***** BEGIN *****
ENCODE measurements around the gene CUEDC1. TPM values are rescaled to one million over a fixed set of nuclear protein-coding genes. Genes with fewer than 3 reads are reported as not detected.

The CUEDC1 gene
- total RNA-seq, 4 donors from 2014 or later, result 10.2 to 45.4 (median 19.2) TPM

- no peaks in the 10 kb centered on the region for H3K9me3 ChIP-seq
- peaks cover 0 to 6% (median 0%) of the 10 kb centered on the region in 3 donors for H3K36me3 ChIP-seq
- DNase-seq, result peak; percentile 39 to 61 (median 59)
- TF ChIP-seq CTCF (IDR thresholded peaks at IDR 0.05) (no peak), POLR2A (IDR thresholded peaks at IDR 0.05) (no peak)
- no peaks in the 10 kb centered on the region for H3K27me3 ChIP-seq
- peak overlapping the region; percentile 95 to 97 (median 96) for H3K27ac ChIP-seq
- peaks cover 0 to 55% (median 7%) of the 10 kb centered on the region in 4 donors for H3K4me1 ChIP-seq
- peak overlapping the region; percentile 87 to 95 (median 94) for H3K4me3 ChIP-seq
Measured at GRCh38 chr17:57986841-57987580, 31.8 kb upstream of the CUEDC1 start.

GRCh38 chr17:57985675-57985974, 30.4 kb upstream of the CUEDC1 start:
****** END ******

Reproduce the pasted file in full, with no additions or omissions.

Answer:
ENCODE measurements around the gene CUEDC1. TPM values are rescaled to one million over a fixed set of nuclear protein-coding genes. Genes with fewer than 3 reads are reported as not detected.

The CUEDC1 gene
- total RNA-seq, 4 donors from 2014 or later, result 10.2 to 45.4 (median 19.2) TPM

- no peaks in the 10 kb centered on the region for H3K9me3 ChIP-seq
- peaks cover 0 to 6% (median 0%) of the 10 kb centered on the region in 3 donors for H3K36me3 ChIP-seq
- DNase-seq, result peak; percentile 39 to 61 (median 59)
- TF ChIP-seq CTCF (IDR thresholded peaks at IDR 0.05) (no peak), POLR2A (IDR thresholded peaks at IDR 0.05) (no peak)
- no peaks in the 10 kb centered on the region for H3K27me3 ChIP-seq
- peak overlapping the region; percentile 95 to 97 (median 96) for H3K27ac ChIP-seq
- peaks cover 0 to 55% (median 7%) of the 10 kb centered on the region in 4 donors for H3K4me1 ChIP-seq
- peak overlapping the region; percentile 87 to 95 (median 94) for H3K4me3 ChIP-seq
Measured at GRCh38 chr17:57986841-57987580, 31.8 kb upstream of the CUEDC1 start.

GRCh38 chr17:57985675-57985974, 30.4 kb upstream of the CUEDC1 start: